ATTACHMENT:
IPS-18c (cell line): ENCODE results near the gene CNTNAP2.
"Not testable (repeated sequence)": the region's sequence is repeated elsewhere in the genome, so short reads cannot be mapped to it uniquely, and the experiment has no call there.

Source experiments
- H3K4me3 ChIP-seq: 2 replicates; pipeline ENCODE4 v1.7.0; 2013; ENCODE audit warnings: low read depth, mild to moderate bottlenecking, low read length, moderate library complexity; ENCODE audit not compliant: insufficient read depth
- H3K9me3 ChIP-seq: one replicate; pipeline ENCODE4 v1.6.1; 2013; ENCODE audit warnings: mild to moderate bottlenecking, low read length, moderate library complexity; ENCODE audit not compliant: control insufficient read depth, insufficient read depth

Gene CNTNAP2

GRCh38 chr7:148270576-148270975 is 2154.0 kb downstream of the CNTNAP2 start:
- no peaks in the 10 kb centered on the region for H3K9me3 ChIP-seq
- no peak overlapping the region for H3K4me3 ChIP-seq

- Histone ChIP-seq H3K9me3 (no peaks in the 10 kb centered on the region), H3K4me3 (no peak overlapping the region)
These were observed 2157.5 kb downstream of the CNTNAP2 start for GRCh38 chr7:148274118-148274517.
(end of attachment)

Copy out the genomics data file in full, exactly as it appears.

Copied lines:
IPS-18c (cell line): ENCODE results near the gene CNTNAP2.
"Not testable (repeated sequence)": the region's sequence is repeated elsewhere in the genome, so short reads cannot be mapped to it uniquely, and the experiment has no call there.

Source experiments
- H3K4me3 ChIP-seq: 2 replicates; pipeline ENCODE4 v1.7.0; 2013; ENCODE audit warnings: low read depth, mild to moderate bottlenecking, low read length, moderate library complexity; ENCODE audit not compliant: insufficient read depth
- H3K9me3 ChIP-seq: one replicate; pipeline ENCODE4 v1.6.1; 2013; ENCODE audit warnings: mild to moderate bottlenecking, low read length, moderate library complexity; ENCODE audit not compliant: control insufficient read depth, insufficient read depth

Gene CNTNAP2

GRCh38 chr7:148270576-148270975 is 2154.0 kb downstream of the CNTNAP2 start:
- no peaks in the 10 kb centered on the region for H3K9me3 ChIP-seq
- no peak overlapping the region for H3K4me3 ChIP-seq

- Histone ChIP-seq H3K9me3 (no peaks in the 10 kb centered on the region), H3K4me3 (no peak overlapping the region)
These were observed 2157.5 kb downstream of the CNTNAP2 start for GRCh38 chr7:148274118-148274517.